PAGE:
13. I set it up that way by going into the preferences. Here is a screenshot of the preferences I set for color.
  14. Yes, that is true. APh does not have LAB for processing NEF or other RAW camera formats. When I process my NEF files I have APh set to open the NEFs in 32 bit RGBA Wide Gamut. After editing I then develop it and convert to LAB 16 bit for any final editing. I then save the final edited image as a TIFF in LAB 16 bit. I use that TIFF version as my master copy for making any prints and RGB 8 bit JPEGs that I upload to the art sites and stock agencies I deal with. I would send them the TIFF but most of the websites I deal with only accept JPGs.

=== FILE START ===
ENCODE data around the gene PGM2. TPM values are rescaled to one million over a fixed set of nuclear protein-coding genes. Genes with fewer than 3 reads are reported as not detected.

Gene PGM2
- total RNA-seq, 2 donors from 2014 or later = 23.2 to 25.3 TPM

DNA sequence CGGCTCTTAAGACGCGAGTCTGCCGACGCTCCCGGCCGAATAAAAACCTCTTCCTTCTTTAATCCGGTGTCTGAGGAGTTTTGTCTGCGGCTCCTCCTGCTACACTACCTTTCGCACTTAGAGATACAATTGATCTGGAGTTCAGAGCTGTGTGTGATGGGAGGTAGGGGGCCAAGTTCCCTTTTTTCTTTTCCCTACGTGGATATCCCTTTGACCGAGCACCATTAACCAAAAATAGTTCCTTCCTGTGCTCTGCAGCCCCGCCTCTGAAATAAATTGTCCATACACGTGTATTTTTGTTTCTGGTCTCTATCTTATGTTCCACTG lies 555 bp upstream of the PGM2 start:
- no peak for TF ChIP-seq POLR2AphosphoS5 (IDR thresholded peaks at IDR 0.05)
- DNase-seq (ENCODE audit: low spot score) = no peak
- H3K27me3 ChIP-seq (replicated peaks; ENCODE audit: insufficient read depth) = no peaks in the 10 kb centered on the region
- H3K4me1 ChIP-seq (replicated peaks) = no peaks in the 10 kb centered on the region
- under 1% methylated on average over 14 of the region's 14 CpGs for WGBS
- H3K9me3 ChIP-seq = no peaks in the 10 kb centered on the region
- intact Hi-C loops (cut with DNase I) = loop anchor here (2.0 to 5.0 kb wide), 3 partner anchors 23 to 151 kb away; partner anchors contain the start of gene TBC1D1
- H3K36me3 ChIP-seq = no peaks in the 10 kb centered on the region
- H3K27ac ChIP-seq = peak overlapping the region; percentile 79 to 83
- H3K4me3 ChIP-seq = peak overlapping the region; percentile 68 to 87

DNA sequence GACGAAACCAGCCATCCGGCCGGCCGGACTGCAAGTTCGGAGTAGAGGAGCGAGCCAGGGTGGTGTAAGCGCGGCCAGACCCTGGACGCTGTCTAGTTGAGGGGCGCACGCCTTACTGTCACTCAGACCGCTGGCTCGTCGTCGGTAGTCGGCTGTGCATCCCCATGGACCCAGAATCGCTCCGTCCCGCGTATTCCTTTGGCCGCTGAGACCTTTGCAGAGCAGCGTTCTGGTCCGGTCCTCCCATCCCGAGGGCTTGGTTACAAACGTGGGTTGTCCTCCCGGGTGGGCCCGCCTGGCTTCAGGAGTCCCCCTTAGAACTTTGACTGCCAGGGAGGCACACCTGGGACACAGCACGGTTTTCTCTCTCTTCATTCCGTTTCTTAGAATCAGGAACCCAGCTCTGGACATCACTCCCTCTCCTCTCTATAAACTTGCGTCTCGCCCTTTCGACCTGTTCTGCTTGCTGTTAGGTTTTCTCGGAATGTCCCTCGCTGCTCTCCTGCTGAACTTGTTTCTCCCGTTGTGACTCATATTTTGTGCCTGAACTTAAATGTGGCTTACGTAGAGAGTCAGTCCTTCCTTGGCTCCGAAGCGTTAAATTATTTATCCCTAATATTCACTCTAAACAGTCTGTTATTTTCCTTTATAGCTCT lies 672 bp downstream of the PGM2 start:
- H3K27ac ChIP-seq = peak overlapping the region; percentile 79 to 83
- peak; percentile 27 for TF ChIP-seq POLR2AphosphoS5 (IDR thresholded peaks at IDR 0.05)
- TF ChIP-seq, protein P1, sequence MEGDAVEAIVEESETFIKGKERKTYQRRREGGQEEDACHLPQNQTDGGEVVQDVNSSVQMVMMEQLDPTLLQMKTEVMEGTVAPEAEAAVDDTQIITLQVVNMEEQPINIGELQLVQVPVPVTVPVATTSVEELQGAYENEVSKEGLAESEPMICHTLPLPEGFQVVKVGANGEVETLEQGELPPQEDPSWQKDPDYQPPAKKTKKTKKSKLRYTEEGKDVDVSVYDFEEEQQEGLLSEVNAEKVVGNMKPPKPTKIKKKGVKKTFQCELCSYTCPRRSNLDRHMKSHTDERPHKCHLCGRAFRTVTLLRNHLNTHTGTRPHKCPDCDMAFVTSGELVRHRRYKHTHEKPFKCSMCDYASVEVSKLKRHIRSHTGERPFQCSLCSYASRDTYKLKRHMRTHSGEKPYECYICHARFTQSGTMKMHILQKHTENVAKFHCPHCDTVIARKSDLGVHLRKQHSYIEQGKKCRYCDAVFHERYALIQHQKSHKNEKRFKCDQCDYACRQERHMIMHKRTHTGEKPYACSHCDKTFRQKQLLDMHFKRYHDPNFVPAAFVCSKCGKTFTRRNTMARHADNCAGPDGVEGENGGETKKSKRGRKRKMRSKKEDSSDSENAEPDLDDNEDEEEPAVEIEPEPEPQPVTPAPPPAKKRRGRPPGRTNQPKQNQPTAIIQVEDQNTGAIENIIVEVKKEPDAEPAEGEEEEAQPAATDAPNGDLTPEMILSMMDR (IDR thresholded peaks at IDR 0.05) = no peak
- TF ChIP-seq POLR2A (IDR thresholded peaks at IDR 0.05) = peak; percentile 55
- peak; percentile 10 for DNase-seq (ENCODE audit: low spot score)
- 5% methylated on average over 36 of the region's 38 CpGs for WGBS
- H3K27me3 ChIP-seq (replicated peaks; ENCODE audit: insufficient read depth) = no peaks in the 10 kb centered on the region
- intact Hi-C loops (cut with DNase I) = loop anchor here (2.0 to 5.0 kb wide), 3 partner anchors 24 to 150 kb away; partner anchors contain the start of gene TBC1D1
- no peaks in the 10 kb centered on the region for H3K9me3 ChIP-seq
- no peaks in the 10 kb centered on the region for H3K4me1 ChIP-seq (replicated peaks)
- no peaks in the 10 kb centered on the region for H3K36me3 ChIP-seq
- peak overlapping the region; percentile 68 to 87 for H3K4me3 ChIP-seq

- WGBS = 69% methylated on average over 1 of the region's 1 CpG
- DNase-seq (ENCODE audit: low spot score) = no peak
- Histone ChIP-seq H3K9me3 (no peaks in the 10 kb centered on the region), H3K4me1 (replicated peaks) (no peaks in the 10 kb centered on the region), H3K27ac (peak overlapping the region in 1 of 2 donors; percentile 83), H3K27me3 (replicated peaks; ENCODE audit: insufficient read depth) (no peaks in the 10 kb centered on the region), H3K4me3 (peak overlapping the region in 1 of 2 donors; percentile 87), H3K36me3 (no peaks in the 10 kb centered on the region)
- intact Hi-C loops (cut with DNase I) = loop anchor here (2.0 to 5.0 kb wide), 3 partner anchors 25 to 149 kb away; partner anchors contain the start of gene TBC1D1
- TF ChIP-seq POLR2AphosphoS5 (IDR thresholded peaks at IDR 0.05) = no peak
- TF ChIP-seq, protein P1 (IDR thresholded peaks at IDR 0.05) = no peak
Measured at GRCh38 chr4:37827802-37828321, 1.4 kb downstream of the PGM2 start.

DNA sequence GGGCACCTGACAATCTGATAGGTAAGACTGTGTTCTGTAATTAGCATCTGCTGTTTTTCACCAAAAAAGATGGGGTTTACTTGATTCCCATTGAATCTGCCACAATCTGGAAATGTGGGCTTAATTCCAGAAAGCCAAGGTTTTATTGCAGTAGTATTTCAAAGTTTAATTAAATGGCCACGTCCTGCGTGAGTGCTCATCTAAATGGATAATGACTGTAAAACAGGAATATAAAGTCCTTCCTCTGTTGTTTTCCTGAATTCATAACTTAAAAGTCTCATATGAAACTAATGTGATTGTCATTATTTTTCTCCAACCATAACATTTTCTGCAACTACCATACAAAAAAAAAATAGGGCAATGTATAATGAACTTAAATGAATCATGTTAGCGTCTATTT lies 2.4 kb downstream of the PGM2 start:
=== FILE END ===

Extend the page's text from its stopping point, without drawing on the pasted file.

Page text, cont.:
15. I've been using LAB color for 17 years. I find it better than straight RGB. Here is an article explaining LAB. http://geraldbakker.nl/psnumbers/lab-explained.html The biggest advantages of LAB are that the Luminance is separate from the colors and LAB has a wider color gamut than either RGB or CMYK. I can adjust colors using LAB in ways that just don't work with RGB. And for me the proof is that way the prints turn out. You can also make adjustments using LAB that you cannot do with RGB. Here is a video about making adjustments using LAB in Affinity Photo.